March 9, 2015 4:50 pm

Spring thaw: No worries of flooding yet, but now’s the time to prepare

The spring thaw is just starting. But a gradual thaw means less chance of severe flooding.

File/THE CANADIAN PRESS/Andrew Vaughan
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TORONTO — Spring is a welcome thought after the persistent, gripping, seemingly unending Arctic cold of February. However, it comes at a cost.

Flooding is a serious concern for many municipalities across the country. And this year is likely to be no different, in particular for central and eastern Canada.

There is some good news, though: the warm-up will cause some of the snow pack to melt, but it’s still a bit early to be worried and that’s because it’s not warming up too much or too fast.

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“As long as we’re still getting below-freezing temperatures at night, it slows things down,” said Geoff Coulson, warning preparedness meteorologist with Environment Canada.

READ MORE: Winter thaw – Tips to avoid basement flooding

“So… yes we’re going to see a dent in the snow pack, but it doesn’t look like a sudden massive release of all that water that’s being stored up in there, because overnight we’re going to back to temperatures below freezing,” said Coulson.

Coulson also explained that, with warmer temperatures —  and more importantly some wind — the snow doesn’t just melt — it sublimates. That’s when it goes right from water to a gas.

A map of the snow depth across Canada.

Global News

And what’s even better is that the coming warm-up comes with sunny days. That means no rain to add to the snow pack.

“Fortunately for us this year, we have quite a bit of snow, but not as much as we did this time last year,” said Lauriam Farrell, senior manager at the Toronto and Region Conservation Authority (TRCA).

“We’re expecting a somewhat gradual melt, and we don’t have a lot of rain in the forecast. So for those reasons, we’re not overly concerned about flooding in the next two weeks,” said Farrell. “However, we’re always keeping our eye on the weather every day.”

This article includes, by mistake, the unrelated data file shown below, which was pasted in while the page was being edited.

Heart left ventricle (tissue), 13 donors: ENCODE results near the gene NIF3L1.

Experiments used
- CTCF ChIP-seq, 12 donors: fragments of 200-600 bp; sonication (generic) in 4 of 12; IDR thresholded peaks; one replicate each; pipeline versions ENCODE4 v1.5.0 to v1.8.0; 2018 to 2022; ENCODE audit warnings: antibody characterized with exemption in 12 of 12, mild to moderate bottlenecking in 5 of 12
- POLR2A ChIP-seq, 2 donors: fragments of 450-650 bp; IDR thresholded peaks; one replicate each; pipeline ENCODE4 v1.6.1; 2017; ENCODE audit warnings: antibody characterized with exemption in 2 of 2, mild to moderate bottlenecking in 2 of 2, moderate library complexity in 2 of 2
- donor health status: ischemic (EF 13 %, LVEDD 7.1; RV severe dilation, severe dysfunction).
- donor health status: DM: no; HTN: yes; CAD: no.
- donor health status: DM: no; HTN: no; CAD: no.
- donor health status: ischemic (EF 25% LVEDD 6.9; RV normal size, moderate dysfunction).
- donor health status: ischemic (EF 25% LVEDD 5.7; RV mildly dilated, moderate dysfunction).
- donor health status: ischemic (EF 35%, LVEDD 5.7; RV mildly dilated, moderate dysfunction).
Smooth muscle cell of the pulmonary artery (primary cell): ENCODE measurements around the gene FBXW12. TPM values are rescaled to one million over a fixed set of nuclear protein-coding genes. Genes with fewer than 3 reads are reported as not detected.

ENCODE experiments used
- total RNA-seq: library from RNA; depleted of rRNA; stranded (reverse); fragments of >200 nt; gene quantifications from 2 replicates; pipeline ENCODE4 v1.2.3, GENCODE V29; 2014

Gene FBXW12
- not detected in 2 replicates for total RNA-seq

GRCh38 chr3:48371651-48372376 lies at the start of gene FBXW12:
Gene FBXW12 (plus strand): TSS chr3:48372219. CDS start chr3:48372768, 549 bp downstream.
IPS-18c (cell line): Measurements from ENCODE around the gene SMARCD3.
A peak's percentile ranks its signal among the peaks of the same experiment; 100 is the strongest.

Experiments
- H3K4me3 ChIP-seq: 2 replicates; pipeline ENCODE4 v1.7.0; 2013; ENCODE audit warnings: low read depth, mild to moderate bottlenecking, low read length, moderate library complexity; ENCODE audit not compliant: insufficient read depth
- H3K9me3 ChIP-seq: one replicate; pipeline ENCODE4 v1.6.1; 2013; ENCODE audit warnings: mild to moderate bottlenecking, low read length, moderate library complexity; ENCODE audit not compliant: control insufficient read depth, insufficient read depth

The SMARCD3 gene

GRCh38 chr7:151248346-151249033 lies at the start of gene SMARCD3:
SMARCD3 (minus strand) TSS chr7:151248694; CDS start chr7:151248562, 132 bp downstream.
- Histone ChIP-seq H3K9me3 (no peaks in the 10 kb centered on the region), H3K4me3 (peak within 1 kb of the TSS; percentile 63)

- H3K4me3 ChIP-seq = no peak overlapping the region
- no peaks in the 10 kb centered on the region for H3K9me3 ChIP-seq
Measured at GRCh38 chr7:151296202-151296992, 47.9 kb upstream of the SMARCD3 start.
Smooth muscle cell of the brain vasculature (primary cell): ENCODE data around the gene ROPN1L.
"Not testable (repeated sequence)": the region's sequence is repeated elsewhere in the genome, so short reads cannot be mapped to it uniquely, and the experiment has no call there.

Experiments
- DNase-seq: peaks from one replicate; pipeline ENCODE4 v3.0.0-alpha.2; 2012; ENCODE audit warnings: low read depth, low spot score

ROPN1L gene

Frequently spring thaw can mean ice jams in areas north and east of the Greater Toronto Area. But Farrell said that’s not a primary concern.

“If we were going to get them, last year would have been the year.”

“It really is a manageable situation, in terms of an environmental impact,” said Farrell.

What you can do

This gradual thaw is a good time for homeowners to prepare for the melt.

Be sure to clean out drains or catch basins in front of your home. This way water can be properly directed to the waterways and be less of a threat to your property.

Farrell said that with the gradual warming temperatures, now might be a good time for homeowners to walk around their property and try to make a little pathway that moves the snow away from the foundation of the house.

Hopefully you cleared out your eavestroughs in the fall. Doing this means that any water from ice build-up will flow freely through your downspout. If you haven’t, remember to do it this fall in preparation for winter.

But the main message the TRCA wants to get out, Farrell said, is to keep away from rivers and streams. Even if we aren’t getting a quick onslaught of water, there will be a lot more water and riverbanks will be soft and slippery. And it’s particularly important to get that message out to children who might be tempted to venture near waterways that may seem particularly appealing at this time of year.

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